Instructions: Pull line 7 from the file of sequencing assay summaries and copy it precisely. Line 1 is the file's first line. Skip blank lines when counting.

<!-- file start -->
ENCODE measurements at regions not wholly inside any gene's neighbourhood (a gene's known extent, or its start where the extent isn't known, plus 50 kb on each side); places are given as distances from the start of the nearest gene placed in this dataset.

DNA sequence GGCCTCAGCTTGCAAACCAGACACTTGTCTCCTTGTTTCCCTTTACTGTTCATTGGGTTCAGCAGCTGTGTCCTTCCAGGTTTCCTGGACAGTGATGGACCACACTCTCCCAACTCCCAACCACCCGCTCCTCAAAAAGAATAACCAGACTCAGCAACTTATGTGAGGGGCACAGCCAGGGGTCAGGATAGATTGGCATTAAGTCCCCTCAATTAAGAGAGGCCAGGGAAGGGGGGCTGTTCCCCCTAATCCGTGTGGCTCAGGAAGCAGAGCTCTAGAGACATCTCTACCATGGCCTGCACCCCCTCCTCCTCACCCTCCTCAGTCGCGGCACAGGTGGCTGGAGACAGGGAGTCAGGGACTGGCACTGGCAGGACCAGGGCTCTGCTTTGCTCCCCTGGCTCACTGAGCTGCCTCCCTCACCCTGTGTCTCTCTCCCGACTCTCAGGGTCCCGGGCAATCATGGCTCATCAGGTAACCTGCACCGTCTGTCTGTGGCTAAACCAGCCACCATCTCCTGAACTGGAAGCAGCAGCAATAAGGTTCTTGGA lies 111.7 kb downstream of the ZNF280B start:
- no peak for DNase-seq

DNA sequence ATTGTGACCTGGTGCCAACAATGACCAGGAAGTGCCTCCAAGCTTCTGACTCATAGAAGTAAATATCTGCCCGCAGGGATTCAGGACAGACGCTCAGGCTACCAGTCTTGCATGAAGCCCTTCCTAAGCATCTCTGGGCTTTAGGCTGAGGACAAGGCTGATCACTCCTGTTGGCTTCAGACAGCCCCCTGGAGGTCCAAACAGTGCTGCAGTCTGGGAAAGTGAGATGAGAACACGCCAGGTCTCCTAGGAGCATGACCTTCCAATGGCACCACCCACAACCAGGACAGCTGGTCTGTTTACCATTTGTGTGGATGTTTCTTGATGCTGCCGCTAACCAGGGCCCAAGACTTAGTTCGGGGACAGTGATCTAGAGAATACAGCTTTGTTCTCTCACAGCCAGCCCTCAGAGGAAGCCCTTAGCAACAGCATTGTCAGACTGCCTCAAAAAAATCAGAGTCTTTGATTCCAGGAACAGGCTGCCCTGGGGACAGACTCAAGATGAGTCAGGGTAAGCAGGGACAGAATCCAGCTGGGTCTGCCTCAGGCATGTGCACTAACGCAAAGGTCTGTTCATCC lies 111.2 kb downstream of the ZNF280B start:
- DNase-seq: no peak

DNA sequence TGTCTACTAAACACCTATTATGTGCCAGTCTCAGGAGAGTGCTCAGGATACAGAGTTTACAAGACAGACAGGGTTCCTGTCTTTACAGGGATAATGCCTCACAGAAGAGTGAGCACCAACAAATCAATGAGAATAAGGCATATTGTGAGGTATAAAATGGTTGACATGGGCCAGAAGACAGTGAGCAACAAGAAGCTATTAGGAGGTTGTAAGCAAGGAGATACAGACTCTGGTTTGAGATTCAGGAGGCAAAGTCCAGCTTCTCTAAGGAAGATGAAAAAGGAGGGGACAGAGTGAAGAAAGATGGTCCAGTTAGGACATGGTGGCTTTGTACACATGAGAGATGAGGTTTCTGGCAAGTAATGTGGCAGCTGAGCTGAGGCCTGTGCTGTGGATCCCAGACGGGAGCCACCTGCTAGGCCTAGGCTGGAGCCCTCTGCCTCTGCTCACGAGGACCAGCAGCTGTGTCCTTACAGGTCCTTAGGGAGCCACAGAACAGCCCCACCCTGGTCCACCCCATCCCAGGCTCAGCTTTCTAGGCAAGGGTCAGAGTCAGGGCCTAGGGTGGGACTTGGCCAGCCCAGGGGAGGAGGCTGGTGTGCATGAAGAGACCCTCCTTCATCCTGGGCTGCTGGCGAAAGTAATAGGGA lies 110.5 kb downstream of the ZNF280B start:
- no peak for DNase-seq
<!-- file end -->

- no peak for DNase-seq